April, 2, 2019
For More Information, Contact
- Robert Parker, public information officer, Western Region, Virginia Department of Health, 540-580-2960
(WISE, Va.) — The Centers for Disease Control and Prevention (CDC) issued a health advisory on March 28, 2019 to notify clinicians that influenza activity remains high in the United States, with an increasing proportion of activity due to influenza A (H3N2) viruses.
“It’s not too late to get a flu vaccine. Anyone over 6 months old should get one. Children over 6 months, adults over 65, pregnant women, and those who have weak immune systems or a chronic medical condition really should not wait any longer,” said Sue Cantrell, M.D., health director of LENOWISCO and Cumberland Plateau Health Districts. “For these groups, flu can cause severe illness and even death.” Healthcare workers should get their flu vaccine to help protect their patients – especially those patients who are at the highest risk for complications from the flu. The best way to protect against the flu is to get a flu vaccine. When more people are vaccinated against the flu, less flu can spread through the community.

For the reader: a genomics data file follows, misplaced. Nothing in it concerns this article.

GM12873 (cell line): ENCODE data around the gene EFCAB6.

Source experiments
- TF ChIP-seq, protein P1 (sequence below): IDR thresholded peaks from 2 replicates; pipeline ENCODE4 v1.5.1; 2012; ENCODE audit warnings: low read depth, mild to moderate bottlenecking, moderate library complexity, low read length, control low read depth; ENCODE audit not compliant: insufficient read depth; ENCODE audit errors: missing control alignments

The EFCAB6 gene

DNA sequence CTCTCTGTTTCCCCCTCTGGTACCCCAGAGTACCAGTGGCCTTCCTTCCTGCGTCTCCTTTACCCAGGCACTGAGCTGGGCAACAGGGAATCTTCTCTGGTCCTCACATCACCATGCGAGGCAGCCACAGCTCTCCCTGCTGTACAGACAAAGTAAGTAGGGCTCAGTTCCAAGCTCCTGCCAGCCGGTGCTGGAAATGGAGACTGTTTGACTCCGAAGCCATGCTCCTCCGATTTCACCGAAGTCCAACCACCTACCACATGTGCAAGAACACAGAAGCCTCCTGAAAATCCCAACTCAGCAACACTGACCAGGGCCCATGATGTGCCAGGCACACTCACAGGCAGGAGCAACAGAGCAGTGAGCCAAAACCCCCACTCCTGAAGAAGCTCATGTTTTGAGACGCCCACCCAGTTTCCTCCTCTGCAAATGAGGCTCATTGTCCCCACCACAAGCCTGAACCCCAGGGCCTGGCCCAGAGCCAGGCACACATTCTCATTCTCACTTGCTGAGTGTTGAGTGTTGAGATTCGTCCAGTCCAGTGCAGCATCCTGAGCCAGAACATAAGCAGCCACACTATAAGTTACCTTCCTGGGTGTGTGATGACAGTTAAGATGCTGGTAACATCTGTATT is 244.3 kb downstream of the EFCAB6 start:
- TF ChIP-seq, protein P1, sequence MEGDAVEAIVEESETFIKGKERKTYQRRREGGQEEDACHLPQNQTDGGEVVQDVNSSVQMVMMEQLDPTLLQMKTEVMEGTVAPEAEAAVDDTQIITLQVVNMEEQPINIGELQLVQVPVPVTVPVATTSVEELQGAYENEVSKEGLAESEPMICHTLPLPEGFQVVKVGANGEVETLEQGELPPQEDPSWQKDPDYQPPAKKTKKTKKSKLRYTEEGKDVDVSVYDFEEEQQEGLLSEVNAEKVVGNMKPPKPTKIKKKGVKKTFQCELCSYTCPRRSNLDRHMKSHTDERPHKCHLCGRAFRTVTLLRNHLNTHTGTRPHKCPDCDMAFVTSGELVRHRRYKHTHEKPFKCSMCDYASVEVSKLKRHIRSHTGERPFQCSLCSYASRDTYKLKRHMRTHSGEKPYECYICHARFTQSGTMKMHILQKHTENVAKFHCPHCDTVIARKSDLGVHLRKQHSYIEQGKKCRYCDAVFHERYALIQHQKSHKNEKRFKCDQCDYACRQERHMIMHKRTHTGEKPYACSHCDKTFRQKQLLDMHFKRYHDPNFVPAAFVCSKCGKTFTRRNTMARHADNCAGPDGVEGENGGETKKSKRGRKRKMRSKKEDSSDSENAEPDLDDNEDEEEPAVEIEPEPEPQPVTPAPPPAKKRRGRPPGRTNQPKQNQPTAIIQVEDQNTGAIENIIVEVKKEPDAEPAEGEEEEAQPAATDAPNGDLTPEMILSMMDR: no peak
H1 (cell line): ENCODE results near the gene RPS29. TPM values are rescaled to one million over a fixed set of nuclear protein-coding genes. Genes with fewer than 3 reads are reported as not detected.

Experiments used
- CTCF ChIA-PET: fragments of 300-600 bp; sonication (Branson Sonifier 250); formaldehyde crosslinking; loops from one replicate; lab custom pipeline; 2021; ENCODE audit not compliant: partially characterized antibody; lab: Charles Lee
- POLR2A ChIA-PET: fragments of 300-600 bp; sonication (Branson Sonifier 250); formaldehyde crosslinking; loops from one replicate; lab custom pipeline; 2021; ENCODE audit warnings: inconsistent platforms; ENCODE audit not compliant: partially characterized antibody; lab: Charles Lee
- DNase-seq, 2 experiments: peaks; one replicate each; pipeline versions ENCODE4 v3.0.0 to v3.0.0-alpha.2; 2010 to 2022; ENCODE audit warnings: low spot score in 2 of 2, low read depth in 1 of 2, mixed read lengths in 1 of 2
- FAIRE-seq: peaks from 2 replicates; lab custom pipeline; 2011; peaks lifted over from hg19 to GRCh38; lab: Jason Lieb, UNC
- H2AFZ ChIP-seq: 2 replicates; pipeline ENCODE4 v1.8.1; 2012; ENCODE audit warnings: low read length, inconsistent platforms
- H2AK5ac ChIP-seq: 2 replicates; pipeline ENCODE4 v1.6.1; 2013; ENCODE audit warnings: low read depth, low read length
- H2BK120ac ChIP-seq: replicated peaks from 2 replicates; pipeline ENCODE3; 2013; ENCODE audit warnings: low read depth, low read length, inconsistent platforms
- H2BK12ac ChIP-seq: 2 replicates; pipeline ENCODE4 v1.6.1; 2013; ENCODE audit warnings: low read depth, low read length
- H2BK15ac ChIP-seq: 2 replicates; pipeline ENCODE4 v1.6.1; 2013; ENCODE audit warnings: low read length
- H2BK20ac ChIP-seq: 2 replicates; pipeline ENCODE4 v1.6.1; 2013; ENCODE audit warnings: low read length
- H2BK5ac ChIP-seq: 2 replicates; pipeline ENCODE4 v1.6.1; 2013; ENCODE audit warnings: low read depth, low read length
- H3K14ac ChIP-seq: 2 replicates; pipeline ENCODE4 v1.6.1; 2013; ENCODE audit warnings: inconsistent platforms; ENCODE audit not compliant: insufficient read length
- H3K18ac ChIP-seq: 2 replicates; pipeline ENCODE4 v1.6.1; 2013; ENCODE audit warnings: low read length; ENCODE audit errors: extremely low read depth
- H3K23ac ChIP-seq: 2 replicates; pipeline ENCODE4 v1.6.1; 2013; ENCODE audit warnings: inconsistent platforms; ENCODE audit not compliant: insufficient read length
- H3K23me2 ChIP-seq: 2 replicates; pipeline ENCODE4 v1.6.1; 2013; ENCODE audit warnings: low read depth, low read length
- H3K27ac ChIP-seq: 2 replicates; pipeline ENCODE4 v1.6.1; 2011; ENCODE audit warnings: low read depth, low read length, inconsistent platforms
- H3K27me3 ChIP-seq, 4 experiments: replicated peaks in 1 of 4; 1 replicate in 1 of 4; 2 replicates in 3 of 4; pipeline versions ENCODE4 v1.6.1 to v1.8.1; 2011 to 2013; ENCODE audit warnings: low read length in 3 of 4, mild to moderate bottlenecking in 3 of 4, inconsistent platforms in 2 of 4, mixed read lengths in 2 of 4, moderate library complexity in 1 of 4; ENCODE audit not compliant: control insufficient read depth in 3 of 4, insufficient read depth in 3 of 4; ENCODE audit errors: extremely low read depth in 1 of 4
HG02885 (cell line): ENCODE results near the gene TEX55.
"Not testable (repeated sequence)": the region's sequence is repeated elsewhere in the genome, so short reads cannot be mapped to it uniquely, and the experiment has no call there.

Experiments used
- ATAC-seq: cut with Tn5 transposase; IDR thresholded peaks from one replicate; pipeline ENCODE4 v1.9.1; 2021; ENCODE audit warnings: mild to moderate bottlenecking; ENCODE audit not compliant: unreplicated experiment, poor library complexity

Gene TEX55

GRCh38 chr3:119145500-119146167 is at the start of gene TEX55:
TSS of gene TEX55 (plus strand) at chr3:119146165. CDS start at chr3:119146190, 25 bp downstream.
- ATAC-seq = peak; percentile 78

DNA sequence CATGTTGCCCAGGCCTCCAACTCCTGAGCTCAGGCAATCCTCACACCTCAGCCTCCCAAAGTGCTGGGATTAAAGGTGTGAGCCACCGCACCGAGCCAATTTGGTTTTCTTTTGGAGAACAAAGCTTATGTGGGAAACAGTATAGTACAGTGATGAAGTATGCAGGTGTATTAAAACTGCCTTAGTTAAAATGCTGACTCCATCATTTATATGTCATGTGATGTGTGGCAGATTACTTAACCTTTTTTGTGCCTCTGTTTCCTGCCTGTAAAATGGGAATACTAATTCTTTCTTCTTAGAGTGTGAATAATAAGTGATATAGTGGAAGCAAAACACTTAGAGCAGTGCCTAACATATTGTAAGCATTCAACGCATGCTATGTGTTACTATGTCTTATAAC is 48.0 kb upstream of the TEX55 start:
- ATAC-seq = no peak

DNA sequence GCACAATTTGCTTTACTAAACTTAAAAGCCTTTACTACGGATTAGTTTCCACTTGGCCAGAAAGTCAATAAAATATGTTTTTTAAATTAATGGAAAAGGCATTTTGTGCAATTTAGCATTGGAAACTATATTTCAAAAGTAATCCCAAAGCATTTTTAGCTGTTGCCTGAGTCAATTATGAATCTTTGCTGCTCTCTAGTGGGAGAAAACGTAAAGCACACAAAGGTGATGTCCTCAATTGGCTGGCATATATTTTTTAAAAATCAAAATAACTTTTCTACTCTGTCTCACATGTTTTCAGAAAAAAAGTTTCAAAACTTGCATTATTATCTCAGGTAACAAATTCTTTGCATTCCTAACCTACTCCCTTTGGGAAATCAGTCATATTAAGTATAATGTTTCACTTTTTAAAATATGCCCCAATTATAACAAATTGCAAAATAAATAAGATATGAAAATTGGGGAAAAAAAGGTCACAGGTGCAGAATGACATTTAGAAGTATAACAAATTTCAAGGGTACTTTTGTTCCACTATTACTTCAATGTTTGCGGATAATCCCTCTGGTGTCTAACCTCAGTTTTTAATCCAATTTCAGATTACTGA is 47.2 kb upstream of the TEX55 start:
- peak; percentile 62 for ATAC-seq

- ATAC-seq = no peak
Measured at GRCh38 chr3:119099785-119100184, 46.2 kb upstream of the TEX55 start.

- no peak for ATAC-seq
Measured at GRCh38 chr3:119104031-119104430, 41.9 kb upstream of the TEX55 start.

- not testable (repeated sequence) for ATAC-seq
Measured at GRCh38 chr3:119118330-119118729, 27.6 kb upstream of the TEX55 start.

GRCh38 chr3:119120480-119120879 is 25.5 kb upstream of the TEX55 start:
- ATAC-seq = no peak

Additional steps people can take to protect themselves and others from the flu are to:
- Wash hands often with soap and water, or use an alcohol-based hand sanitizer;
- Cover coughs and sneezes with a tissue;
- Stay home when sick, CDC recommends staying home for at least 24 hours after your fever is gone except to get medical care;
- Avoid touching your eyes, nose and mouth; and
- Keep surfaces that may have flu germs on them cleaned and disinfected.
Some of the serious effects of influenza are bacterial pneumonias. Viral infections like flu can make people more exposed to secondary bacterial infections and the health district recommends people 65 years of age and over get vaccinated against a common type of pneumonia.
Flu signs and symptoms can include feeling feverish or having a fever, cough, sore throat, runny or stuffy nose, body aches, headache, chills and fatigue. Your doctor may prescribe antiviral drugs to treat your flu illness. Antiviral drugs are prescription medicines that fight against the flu virus in your body. Antiviral drugs are not a substitute for getting a flu vaccine. Antiviral drugs are a second line of defense to treat the flu if you get sick. When treatment is started within two days of becoming sick with flu symptoms, antiviral drugs can lessen symptoms and shorten the time you are sick by about one day. They may reduce the risk of complications such as ear infections in children, and pneumonia and hospitalizations in adults.
For more information on seasonal flu, please visit www.vdh.virginia.gov/epidemiology/influenza-flu-in-virginia or www.cdc.gov/flu. To learn more about receiving a free flu vaccine from your local health department, please call 276-328-8000 (Wise/Norton); 276-346-2014 (Lee) and 276-386-1312 (Scott).